The Progress Coaching Blog

    Hey Dude, Take Some Responsibility and Let Me Help You!

    May 3, 2013 Posted by : Tim Hagen
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    I recently read a great and very short post from the blog of Seth Godin, titled
    The relentless search for "tell me what to do".  The post read:

    If you've ever hired or managed or taught, you know the feeling.
    People are just begging to be told what to do. There are a lot of reasons for this, but I think the biggest one is: "If you tell me what to do, the responsibility for the outcome is yours, not mine. I'm safe."
    When asked, resist.
    See original post.
    sales coaching, employee coaching

    Employees want to do more but in a 100 % safe environment, meaning all reward and no risk. Thats understandable but not realistic. So in essence "telling me what to do" means they have little risk and they truly don 't have to own anything. Managers when challenging, questioning, and coaching have to ensure when effort is made that they demonstrate support or the employee will stop trying and taking "perceived" risks.


    We typically think of people NOT liking being told what to do, but think about your staff and fellow employees, and even yourself, how many times a week do we indirectly ask, “What should I be doing.”  We may say, “what tasks should I be completing today,” or “I have the following problem, how should I fix it?” but all in all we are saying, “tell me what to do.”

    This frame of thinking not only becomes a way to push off responsibility as Seth suggested above, but it can also breed laziness and a lack of accountability.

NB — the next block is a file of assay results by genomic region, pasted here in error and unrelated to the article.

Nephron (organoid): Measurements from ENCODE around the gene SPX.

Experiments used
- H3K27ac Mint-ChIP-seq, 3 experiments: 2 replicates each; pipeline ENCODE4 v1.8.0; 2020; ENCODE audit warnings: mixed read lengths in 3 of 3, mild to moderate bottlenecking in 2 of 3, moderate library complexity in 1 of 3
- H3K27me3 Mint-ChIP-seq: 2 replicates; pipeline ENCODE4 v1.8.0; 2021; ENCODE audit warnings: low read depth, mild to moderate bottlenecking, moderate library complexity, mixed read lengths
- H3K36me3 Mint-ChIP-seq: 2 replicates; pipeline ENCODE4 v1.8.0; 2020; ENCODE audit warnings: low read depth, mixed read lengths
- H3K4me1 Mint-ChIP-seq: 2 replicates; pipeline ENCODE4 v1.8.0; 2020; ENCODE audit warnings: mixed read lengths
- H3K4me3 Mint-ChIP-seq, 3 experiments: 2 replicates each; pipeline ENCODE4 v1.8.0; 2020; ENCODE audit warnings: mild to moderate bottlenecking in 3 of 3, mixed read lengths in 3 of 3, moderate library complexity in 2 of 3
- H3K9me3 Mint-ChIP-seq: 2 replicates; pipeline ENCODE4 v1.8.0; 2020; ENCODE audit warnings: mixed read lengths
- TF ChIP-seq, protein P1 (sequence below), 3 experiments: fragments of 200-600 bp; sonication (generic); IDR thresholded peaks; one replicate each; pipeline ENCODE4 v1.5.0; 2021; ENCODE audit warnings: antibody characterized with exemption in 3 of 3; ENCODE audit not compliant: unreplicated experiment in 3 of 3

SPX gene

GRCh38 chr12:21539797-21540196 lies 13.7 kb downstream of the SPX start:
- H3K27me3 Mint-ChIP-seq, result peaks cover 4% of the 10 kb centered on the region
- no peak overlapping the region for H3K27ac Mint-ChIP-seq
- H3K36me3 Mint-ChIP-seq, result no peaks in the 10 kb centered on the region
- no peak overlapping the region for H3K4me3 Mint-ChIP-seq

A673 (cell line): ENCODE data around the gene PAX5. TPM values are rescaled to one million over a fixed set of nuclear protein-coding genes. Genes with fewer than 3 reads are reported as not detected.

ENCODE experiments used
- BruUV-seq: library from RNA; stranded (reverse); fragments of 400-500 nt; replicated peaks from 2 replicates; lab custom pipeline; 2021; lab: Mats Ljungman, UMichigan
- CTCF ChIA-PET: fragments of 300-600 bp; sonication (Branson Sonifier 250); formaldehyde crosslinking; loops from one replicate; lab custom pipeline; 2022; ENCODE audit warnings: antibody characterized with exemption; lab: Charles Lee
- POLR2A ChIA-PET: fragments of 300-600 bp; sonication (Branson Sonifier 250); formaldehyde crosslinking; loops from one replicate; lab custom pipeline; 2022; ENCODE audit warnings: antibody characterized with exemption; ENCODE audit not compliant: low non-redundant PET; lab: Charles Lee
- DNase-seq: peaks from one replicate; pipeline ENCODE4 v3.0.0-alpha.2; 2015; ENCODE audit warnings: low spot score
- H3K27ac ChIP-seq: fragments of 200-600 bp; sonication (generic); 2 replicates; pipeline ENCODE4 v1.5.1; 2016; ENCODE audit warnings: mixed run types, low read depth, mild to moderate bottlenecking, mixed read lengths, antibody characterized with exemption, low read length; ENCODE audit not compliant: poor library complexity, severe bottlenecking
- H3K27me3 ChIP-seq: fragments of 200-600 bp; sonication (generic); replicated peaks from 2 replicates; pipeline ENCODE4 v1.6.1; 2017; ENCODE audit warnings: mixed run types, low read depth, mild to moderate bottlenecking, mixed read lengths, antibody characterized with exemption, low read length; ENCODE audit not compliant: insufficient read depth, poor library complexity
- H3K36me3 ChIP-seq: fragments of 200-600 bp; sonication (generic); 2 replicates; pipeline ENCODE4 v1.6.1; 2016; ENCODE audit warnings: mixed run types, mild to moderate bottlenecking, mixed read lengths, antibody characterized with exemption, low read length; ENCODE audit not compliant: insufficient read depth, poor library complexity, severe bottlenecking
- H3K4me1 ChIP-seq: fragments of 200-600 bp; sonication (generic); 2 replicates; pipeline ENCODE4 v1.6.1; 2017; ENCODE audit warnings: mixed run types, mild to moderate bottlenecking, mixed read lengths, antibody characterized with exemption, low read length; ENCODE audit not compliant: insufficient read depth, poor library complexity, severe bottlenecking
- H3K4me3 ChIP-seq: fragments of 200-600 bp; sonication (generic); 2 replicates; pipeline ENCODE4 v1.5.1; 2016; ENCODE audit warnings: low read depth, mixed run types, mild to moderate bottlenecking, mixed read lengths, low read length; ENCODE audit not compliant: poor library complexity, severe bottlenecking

Managers can use coaching techniques to get employees to come up with their own solutions to problems.  Use questions like, “What do you THINK you should do,” or “If you were me, what would you tell yourself to do.”  These questions allow for a dialog to open, and you can now lead your employee to a suitable solution they essentially came up with on their own.  When your employee owns the solutions they will work harder to make it work because it is their own butt on the line.  If you simply give them a solution, they can half-heartedly attempt it, and if it fails they can blame you.  Don’t play the blame game; make your staff responsible for their actions.

    If you are an employee, and you have finished your work for the day, proactively seek additional projects you can work on.  Go above and beyond, but keep your manager in the loop to ensure you are not wasting time. Employees sometimes need to be coached on "receiving coaching".
    Coaching Thought for the Day!
    I Am Fat, Walking, and Coaching: Volume II

    About Author

    Tim Hagen
    Tim Hagen

    Tim Hagen founded Progress Coaching, a Training Reinforcement Partner Company, in 1997. His entrepreneurial career began in college leading to positions in sales, sales management, and sales training for small and large corporations, and eventually ownership of several training companies. Tim is often a keynote speaker at companies teaching the value of coaching and conversations in the workplace. He possesses a unique combination of hands-on experience, academics, and innovative insight to solve the industry’s most common challenges specific to workplace performance. Tim holds a bachelor’s degree in Adult Education and Training from the University of Wisconsin, Milwaukee.

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